Many companies featured on Money advertise with us. Opinions are our own, but compensation and
in-depth research may determine where and how companies appear. Learn more about how we make money.

Dimitri Vervitsiotis—Getty Images

Zen and personal finance — sounds a little "woo woo," right? Except that there are actually several Zen concepts that can help you gain a different perspective on your money and improve your finances. Give it a try! Here are four ways that going Zen can help you handle your money better.

1. Fight Craving With Self-Awareness

Central to Zen is the idea that craving things causes us to experience bitterness, pain, and unease, and that the remedy for this lies in self-awareness. Basically, we see things (or people, or vacations, etc.) that we want. If we don't have them, we are unhappy. To get rid of this unhappiness, we need to understand our cravings better, rather than give into them without analysis.

This can be as simple as asking, "Why do I want this right now?" Make sure to always weigh a "want" versus a "need." Sometimes, we crave something so badly that we feel like we need it — but in reality, we don't.

2. Understand That Fear Gets Us Into Trouble

Zen says that a lot of people find fear or uneasiness at the bottom of their wants. They crave things because they feel like having them will resolve some anxiety. For instance, one person might want a larger retirement fund, and find at the bottom of that craving is the fear of being poor and elderly.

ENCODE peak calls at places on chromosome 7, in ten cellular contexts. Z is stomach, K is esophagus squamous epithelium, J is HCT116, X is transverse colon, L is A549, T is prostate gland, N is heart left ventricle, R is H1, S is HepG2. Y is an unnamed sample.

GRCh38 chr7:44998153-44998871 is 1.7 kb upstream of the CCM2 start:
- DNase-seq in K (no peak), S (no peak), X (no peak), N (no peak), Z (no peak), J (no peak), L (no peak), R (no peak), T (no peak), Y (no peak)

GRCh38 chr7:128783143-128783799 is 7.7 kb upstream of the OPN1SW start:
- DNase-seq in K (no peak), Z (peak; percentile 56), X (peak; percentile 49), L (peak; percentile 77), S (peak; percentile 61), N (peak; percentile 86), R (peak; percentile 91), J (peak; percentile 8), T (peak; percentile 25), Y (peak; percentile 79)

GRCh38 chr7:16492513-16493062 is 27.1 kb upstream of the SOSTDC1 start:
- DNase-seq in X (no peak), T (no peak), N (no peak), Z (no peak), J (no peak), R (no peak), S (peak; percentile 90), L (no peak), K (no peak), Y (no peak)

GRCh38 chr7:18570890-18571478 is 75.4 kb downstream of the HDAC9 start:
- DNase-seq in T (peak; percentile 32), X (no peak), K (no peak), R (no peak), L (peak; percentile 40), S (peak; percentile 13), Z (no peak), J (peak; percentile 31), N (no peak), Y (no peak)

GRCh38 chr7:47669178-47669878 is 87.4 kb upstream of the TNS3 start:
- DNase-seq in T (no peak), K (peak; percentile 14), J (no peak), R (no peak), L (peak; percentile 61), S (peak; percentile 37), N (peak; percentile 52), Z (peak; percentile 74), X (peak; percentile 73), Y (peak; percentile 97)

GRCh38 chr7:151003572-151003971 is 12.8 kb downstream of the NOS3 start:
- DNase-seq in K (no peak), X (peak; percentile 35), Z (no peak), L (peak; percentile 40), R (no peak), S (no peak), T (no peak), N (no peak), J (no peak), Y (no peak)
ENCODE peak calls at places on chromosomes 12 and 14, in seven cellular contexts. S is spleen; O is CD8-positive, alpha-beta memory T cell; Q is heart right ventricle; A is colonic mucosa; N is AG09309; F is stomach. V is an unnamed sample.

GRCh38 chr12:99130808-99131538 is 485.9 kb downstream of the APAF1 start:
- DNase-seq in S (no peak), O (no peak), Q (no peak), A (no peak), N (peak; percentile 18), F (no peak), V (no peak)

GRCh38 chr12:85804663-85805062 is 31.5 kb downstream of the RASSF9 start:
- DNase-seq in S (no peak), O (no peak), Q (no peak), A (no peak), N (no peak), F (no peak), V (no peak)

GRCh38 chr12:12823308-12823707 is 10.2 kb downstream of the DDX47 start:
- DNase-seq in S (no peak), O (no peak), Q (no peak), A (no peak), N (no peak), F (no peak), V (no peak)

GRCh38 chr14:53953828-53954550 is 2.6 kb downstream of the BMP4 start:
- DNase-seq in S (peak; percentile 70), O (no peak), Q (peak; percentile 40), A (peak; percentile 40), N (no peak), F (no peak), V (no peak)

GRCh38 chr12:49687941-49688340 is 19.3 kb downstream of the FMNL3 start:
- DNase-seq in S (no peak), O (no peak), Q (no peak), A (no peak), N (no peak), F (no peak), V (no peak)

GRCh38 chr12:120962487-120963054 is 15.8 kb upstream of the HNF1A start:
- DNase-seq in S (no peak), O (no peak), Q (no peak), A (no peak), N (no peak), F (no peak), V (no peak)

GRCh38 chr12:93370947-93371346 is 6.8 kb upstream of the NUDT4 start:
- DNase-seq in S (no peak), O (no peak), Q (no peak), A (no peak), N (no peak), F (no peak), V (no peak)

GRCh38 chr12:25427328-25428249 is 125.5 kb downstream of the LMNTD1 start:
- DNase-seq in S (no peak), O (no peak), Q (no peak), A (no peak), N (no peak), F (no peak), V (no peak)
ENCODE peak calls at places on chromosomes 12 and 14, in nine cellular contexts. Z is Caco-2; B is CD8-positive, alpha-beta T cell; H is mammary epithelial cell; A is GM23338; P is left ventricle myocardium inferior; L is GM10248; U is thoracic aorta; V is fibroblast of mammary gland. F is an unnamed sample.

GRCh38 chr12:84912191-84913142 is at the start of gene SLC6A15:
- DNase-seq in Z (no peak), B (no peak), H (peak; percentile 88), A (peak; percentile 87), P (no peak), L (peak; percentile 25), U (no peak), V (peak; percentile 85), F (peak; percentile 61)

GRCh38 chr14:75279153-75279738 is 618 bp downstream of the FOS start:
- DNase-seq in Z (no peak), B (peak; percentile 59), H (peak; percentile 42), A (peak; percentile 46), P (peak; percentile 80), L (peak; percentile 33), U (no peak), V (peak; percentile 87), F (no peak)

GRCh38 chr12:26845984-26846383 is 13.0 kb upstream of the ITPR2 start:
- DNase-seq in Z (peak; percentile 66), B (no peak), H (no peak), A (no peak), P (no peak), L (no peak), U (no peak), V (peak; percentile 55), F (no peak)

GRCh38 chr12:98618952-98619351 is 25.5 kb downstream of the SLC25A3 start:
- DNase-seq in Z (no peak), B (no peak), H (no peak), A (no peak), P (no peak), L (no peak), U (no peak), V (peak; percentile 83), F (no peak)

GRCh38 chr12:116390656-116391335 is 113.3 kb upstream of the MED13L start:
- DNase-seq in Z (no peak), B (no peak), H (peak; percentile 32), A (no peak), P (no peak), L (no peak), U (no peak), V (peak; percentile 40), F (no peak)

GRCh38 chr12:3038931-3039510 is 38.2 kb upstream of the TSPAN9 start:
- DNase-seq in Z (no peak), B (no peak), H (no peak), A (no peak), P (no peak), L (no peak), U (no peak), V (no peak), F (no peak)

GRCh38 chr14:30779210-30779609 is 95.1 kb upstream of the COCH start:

Finding this fear allows us to make conscious, intentional choices about how to address it. Maybe we do need to save more, not to provide ourselves with full security, but because it's a smart thing to do. In that case, we can slow down, make a plan, and stick to it, rather than blindly throwing money at our anxieties. Discovering our fears also allows us to address them in other ways, be that talking about them to a friend or finding a therapist

3. Stay Present in the Present

When it comes to money, the very best place to focus is on the present, which is central to Zen philosophy. If, for instance, the market drops suddenly, staying present might help you decide to hold an investment and ride out the swings, rather than sell too low and frantically buy whatever seems like it might be doing well. If you lose your job, staying present can help you deal with the stressful feelings in a healthy, productive way, rather than drowning in depression, trying to fill the void by buying things, or making hasty decisions about future employment.

4. Tell the Truth About Your Money

Shizen is a Japanese Zen concept of presenting yourself to the world as your true self, without pretense or lies. This means ignoring the desire to try and live wealthier than your means, and only buying things you can actually afford. It requires us to be honest with ourselves about how much money we really have. This is a truth we must face in order to live well.

Making a budget can be the first step to finding the truth of your finances. Many of us don't even know how much money we have or where it's going. When you write down your income and outflow, you'll have a much better picture of your situation. This will allow you to make realistic, honest decisions about how you spend.

More From Wise Bread:

9 Money Secrets of the Amish

5 Things You Must Do Before You Quit Your Job

8 Ways College Students Can Save Money Before Class Starts